BROOKFIELD Finance board approves Huckleberry project

November 29, 2018

BROOKFIELD — The finance board unanimously approved Wednesday night the $78.1 million proposal to build a new Huckleberry Hill Elementary School, sending the project to a special town meeting.

The vote brings the town another step closer to holding a referendum in March on the highly anticipated project. The special town meeting will be scheduled for sometime in January, but a public hearing will be held before that.

The new school is expected to cost Brookfield $63.3 million if the town receives the state grant it plans to apply for by the end of June. The school would serve pre-kindergarten through fifth grade.

Board members agreed the project is necessary because the existing school, which was built in 1960 and underwent an addition in 1993, is in bad shape.

But they debated whether it would be possible to scale back the price tag on the 138,000-square-foot school that would be built on the existing Huckleberry site.

Member Dan Devorsetz said he was worried the town would be unable to manage the additional debt from the project and be forced to cut operating budgets in the future to prevent high tax increases.

“I simply fear for the financial flexibility, that this bond offering is going to hamstring us and not let us do literally anything else for a long time,” he said. “When we look at annual budgets and try to get annual budgets passed, they’re not going to be cut from the debt service. They’re going to be cut from other stuff. Every single other aspect of the town will be impacted.”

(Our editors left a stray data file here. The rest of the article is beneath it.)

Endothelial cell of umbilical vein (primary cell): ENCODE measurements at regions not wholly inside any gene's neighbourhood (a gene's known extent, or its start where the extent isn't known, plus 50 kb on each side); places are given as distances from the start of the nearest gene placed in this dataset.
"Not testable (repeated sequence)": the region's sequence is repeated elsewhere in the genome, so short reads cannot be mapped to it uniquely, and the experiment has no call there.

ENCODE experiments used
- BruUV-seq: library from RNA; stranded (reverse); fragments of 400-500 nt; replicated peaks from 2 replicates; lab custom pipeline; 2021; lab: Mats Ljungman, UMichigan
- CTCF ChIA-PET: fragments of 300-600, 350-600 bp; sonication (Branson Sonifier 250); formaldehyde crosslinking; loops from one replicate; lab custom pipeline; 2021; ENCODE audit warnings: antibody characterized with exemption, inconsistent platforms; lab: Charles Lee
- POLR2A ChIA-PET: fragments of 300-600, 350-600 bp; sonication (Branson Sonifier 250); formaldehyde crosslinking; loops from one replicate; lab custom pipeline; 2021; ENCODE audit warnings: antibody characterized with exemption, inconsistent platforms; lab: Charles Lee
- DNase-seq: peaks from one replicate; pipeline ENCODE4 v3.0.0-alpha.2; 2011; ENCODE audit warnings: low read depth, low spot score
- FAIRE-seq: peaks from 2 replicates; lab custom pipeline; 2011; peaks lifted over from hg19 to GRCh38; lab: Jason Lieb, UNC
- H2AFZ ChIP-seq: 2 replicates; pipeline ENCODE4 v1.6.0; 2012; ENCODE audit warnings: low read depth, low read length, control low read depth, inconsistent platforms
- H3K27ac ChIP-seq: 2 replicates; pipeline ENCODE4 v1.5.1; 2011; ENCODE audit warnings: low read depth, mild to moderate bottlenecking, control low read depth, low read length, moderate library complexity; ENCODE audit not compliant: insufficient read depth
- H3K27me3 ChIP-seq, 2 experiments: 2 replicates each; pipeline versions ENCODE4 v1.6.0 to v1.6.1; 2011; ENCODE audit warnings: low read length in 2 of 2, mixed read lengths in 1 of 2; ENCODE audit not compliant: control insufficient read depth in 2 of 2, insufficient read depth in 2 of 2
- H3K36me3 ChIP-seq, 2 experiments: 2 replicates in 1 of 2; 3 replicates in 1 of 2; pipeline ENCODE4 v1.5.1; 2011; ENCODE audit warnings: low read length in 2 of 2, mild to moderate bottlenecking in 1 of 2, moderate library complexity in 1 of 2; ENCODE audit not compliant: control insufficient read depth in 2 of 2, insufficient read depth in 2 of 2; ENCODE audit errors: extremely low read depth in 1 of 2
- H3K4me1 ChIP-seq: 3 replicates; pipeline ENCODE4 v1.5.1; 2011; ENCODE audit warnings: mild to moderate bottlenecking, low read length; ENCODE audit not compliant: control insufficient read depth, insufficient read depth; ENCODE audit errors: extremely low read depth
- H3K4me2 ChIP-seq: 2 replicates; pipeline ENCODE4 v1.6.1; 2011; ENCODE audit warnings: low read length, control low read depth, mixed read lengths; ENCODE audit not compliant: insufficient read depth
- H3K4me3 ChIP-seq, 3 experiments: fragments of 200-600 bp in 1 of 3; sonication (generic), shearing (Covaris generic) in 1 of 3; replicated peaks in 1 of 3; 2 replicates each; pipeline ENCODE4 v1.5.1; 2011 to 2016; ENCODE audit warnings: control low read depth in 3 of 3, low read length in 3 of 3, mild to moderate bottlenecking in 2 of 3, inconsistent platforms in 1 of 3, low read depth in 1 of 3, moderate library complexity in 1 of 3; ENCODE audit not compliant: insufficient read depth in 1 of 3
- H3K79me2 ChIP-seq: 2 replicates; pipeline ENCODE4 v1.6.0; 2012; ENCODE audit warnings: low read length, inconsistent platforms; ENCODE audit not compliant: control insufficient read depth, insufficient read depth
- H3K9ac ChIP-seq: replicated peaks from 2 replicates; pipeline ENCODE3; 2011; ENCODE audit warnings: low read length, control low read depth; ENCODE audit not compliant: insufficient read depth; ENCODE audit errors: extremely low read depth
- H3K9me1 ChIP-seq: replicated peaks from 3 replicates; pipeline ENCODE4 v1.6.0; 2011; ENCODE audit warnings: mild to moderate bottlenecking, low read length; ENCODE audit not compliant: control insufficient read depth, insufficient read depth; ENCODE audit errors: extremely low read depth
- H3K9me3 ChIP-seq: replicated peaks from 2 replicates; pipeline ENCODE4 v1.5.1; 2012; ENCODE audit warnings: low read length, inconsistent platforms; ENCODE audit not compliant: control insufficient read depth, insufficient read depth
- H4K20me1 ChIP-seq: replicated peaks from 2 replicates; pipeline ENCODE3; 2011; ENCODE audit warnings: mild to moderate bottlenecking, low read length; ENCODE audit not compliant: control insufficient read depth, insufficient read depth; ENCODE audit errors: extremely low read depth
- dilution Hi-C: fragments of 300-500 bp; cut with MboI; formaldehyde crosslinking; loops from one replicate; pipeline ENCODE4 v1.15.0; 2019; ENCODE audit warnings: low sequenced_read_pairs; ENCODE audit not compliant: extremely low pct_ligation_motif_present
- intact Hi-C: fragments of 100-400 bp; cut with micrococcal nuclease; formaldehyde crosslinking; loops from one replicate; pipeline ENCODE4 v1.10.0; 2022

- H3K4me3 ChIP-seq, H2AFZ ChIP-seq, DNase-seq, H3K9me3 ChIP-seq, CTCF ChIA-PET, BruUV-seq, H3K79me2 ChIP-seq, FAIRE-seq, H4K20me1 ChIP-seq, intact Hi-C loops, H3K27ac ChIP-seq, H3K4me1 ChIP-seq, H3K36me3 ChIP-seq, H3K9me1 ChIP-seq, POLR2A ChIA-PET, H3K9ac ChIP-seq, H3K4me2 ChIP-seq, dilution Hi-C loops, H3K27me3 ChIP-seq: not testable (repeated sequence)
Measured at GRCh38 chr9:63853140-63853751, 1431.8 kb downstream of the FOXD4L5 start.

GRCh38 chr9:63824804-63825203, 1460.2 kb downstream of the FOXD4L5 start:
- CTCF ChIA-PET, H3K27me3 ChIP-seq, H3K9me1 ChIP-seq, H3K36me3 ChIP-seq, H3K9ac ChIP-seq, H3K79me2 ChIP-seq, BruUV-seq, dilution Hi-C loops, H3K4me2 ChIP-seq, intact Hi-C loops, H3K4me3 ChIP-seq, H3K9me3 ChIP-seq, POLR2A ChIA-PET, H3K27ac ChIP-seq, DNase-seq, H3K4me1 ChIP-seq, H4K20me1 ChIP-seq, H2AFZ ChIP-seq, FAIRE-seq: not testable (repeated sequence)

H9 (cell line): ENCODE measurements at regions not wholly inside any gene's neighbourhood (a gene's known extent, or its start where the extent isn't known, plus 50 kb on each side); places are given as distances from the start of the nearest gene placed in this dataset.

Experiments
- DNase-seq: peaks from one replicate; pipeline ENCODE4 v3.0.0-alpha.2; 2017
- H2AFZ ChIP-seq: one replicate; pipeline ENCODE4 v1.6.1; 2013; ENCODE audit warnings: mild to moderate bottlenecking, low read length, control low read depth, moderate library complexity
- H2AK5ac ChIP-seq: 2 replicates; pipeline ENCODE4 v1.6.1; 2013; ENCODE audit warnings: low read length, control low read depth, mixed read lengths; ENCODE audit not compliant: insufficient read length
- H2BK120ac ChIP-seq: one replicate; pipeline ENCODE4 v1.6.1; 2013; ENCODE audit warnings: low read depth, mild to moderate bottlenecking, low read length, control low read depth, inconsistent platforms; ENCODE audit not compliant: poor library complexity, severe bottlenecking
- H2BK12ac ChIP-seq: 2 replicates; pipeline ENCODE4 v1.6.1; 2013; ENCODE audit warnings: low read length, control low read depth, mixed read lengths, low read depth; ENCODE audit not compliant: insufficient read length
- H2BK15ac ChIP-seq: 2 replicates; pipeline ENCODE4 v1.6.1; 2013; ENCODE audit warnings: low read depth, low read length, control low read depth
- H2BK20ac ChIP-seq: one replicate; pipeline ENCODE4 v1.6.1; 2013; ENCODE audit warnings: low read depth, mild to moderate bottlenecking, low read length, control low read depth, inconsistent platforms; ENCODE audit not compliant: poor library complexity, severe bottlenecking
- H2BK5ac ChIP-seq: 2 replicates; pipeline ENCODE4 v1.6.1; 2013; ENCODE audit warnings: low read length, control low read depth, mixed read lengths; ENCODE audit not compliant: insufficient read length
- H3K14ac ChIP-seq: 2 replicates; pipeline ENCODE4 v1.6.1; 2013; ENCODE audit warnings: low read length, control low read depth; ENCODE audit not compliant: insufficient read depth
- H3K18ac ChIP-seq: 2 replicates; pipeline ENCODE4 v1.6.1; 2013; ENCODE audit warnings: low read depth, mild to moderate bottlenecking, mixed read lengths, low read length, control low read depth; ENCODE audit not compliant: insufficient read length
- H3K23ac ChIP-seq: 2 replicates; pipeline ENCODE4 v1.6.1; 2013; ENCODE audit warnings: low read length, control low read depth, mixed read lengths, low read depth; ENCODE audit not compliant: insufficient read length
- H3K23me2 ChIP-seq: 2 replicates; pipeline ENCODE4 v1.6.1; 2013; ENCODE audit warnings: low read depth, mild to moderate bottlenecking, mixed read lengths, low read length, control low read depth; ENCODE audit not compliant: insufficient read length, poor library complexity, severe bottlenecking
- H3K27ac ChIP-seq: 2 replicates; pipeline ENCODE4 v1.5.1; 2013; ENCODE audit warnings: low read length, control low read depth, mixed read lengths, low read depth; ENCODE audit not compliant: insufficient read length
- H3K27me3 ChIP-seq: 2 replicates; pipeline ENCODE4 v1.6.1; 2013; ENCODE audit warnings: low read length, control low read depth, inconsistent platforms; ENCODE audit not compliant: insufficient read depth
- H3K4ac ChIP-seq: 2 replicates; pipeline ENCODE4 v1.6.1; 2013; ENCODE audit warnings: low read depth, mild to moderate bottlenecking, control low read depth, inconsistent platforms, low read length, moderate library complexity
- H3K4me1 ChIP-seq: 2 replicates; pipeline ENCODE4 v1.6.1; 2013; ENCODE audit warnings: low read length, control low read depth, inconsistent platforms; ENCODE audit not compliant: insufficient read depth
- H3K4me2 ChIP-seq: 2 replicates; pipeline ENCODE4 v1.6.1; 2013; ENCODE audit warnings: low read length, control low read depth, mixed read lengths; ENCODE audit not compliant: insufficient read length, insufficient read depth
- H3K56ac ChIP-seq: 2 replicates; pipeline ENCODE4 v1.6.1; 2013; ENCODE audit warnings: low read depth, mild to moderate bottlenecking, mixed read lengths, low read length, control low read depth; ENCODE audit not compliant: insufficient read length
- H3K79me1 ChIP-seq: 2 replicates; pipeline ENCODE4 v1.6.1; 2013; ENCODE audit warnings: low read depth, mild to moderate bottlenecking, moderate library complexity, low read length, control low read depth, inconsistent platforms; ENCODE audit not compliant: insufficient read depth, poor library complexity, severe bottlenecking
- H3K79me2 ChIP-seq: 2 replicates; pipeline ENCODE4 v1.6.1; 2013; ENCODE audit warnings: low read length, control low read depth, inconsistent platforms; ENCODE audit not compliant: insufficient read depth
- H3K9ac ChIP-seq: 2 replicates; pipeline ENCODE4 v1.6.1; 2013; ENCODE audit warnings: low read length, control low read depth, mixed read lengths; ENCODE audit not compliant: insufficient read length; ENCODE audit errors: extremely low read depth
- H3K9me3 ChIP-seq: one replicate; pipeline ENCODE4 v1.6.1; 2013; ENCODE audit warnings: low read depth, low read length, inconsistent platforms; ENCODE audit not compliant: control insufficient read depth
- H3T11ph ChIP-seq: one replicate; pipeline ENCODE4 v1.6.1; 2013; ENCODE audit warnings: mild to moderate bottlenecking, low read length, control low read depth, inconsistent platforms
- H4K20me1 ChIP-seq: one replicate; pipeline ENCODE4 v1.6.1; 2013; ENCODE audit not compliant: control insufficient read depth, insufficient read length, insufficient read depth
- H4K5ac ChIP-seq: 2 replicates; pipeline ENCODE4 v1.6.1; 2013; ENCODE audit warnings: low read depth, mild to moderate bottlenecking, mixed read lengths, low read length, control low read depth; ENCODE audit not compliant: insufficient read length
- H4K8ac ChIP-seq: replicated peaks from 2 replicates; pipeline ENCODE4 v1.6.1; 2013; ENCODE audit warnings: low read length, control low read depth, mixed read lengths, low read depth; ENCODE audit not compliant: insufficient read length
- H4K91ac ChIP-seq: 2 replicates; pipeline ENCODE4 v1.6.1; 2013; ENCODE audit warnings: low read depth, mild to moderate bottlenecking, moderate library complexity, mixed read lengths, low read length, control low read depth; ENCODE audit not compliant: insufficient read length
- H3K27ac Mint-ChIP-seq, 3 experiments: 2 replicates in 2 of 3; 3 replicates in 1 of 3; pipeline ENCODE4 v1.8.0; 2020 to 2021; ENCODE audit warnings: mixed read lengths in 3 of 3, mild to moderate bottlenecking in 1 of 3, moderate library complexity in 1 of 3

Town officials have presented the board with various models for how the project will likely impact debt service and taxes.

First Selectman Steve Dunn said these models show the town can handle the extra debt, especially with a plan to pay for more capital items with cash, rather than borrowing.

“That doesn’t hamstring us,” he said.

If the project is approved, pre-kindergarten through first grade would move out of 80-year-old Center Elementary School, saving the town an estimated $400,000 in energy and operations costs.

Fifth-graders would also leave the middle school, allowing the district to demolish the old portables, which would cost $700,000 to replace.

Dunn added he is not expecting any major budget increases next fiscal year on the town side.

It would be difficult for the town to reduce the cost of the project because everything in the plan is necessary, finance board member Eileen Koch said. The size of the school, for example, is based on state requirements.

”I don’t want to shortchange the school and make it smaller than it has to be,” Koch said.

Cutting costs would hurt the quality of the building and its systems and maybe reduce the size, said Colette Sturm, chair of the Board of Education.

“There isn’t a whole lot of fluff or fat (in the proposal) anyway,” she said.

The district had previously considered renovating the existing Huckleberry for $69.6 million, but that would double the construction time and would provide the school with only its “bare-bone” needs, Sturm said.

Dunn used the example of the Brookfield High School renovation, where aspects of the project were cut to keep within budget, leaving virtually everyone dissatisfied. He said it would be wrong to go with the a cheaper alternative, such as remodeling, for Huckleberry.

””Doing nothing is not an option, but doing the wrong thing is a very bad option,” Dunn said.

He argued the board should trust the architects and school board subcommittee that developed plans over more than two years and picked this project out of 10 choices.

With voter approval, construction would begin in the fall of 2020, with students moving into the new building in fall of 2022. The old Huckleberry would then be torn down.

Eventually, the school district also hopes to renovate Whisconier Middle School and complete isolated projects at the high school.

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